If the parameter passed is NaN in this example, the result of cmp1 is false and
the result of cmp2 is true. In this case, the result is completely opposite.
When will we get ‘fcmp ugt’ and when will we get ‘fcmp ugt’ ? When comparing
ordered and unorder can be converted ? Such as converting an ordered less than
“setolt” into unordered greater than “setuge” operation.

I assume your question is actually “when will we get fcmp ogt and when will we get fcmp ugt?”

Most languages prescribe that their comparisons are all ordered. So when lowering an operation like a < b, the front-end will generate a fcmp olt. The C language does not prescribe any way to get an unordered comparison, and so the frontend will never directly generate an unordered operation.

Where unordered floating-point comparisons are generated is most frequently by optimizations. Note that there are four possible states for comparing floating point numbers: unordered, equal, less-than, or greater-than. The fcmp instruction has 16 possible comparisons, which will return true for a certain subset of those comparisons (with there being a useless fcmp true and fcmp false variant that unconditionally returns true or false). Negating an fcmp instruction is equivalent to using an fcmp comparison that flips the true/false state: if you negate a fcmp that returns true for only the less-than state, that is equivalent to an fcmp that returns true for unordered, equal, or greater-than. In other words, not (fcmp olt) is equivalent to fcmp uge.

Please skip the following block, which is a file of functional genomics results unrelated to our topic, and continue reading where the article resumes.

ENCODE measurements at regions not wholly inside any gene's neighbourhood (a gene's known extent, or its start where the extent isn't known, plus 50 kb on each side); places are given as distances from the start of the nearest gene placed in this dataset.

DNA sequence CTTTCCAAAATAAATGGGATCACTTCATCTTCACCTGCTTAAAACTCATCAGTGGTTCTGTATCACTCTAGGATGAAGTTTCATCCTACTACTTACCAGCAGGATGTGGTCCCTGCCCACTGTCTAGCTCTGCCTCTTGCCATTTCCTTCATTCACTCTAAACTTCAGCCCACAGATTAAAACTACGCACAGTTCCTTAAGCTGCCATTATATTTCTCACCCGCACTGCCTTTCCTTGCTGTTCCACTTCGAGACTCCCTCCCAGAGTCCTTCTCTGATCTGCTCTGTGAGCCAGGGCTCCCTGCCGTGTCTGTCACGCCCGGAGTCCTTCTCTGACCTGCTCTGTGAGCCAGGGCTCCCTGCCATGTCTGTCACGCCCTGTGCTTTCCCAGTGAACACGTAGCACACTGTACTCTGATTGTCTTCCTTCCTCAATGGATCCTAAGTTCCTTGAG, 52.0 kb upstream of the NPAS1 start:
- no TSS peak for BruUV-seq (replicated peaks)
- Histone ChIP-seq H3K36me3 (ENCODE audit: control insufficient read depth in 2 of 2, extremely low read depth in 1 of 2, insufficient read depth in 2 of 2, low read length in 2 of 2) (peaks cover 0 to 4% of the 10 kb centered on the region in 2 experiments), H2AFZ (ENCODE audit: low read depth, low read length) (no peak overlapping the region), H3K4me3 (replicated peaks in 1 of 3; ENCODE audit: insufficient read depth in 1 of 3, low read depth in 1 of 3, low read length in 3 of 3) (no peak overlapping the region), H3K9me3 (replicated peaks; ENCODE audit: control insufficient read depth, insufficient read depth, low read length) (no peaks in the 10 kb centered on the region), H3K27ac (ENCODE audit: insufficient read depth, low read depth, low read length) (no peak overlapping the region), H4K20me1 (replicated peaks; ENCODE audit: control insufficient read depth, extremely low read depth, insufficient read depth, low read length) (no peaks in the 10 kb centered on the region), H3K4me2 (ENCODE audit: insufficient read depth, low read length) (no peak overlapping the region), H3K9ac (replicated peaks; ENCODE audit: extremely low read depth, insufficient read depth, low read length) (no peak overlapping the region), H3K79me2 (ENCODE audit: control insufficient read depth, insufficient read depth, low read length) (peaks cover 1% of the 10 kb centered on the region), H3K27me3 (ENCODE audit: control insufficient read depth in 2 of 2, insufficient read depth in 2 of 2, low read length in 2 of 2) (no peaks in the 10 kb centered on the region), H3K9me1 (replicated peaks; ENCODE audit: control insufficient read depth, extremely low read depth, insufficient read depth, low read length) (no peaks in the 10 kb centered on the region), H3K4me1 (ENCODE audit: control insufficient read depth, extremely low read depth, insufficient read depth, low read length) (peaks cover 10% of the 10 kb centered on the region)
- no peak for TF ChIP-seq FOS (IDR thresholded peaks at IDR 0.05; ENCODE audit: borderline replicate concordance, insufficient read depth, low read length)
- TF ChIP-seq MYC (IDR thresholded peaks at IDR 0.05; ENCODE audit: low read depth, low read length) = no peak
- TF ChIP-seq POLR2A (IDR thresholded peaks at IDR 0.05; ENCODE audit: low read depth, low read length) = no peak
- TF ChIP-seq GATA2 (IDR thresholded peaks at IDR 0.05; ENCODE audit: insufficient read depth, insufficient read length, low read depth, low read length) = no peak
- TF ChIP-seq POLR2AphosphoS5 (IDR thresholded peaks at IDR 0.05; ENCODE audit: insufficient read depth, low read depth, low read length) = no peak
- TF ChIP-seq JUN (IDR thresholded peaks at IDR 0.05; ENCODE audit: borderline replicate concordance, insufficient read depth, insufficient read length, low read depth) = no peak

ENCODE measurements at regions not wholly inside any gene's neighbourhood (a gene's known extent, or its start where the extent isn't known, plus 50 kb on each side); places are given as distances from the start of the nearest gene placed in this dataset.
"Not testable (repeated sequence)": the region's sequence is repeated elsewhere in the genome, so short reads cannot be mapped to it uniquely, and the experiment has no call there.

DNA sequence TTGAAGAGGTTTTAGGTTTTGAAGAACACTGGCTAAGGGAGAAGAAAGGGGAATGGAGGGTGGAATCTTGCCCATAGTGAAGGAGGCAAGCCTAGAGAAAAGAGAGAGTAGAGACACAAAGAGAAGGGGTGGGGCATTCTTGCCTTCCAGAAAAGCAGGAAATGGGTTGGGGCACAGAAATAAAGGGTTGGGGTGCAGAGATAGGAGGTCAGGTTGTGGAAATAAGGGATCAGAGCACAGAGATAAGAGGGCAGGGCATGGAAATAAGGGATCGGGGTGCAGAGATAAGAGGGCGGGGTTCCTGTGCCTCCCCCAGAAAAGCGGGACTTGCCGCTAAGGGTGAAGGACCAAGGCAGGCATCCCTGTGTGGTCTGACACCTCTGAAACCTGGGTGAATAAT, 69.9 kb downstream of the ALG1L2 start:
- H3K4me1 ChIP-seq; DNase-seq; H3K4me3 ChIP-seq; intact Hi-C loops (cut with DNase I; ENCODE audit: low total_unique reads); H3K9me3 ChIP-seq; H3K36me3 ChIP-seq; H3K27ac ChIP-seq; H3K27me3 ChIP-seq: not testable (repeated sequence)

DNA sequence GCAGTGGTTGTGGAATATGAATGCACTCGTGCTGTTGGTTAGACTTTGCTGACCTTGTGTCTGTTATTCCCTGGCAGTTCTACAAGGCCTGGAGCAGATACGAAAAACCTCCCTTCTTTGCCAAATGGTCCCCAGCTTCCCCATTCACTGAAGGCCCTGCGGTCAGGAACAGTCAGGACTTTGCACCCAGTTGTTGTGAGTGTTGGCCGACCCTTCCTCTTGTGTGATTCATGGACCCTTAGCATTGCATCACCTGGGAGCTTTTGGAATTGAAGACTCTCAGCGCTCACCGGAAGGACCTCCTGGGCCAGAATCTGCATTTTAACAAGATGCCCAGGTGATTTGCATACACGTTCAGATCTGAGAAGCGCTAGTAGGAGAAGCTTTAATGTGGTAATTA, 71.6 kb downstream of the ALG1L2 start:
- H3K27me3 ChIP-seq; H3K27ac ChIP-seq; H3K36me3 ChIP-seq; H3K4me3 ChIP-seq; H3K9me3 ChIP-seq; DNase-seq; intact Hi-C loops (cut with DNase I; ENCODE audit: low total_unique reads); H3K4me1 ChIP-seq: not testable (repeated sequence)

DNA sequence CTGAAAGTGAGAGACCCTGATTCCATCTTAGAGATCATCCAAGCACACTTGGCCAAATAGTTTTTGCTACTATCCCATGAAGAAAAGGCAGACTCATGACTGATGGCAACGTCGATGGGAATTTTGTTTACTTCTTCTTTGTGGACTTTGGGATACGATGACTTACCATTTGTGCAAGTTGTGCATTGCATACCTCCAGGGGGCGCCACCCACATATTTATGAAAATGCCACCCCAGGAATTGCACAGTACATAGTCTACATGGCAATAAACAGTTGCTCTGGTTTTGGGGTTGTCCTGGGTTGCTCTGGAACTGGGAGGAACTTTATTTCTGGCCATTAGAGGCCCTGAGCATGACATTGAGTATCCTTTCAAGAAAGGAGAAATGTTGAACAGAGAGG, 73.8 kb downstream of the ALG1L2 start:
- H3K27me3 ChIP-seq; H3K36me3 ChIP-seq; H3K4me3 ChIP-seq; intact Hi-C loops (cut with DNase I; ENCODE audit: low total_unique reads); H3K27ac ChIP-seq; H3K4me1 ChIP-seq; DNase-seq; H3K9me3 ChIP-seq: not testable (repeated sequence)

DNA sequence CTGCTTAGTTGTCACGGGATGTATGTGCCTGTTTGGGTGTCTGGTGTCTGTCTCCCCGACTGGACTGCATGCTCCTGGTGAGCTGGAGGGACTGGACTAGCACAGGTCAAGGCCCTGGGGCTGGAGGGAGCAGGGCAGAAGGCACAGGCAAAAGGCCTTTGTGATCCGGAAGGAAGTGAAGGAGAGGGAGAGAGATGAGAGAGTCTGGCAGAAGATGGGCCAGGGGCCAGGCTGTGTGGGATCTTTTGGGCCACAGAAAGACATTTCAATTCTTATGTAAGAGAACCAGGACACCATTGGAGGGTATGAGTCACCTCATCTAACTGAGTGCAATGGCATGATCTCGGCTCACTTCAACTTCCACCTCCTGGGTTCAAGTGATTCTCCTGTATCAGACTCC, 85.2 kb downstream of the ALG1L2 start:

Your mention of setogt/setule makes me think that you are interested in the interaction with SelectionDAG. SelectionDAG actually supports three different floating-point comparison types: ordered, unordered, and don’t-care. The latter class appears when the fcmp instruction has the nnan fast-math flag set, appears as a setgt SDNode instead of setogt or setugt, and can validly be implemented by either an unordered or ordered comparison instruction, whichever is less expensive to implement in hardware. If you’re implementing a backend, carefully check the documentation of your hardware to see what the behavior of instructions is when presented with NaNs.

IEEE 754 standard has a strict definition on comparison predicates. In short, symbol “<=” is not the flip of “>”. There’s no such symbol in C language currently (Maybe in draft, I’m not sure), but LLVM IR does support all predicates. So the opposition of predicates ogt (“>” is C) is ule and the opposition of predicates ole (“<=” is C) is ugt.

That’s why you get opposite results from cmp1 and cmp2. The equivalent to cmp1 in IR is: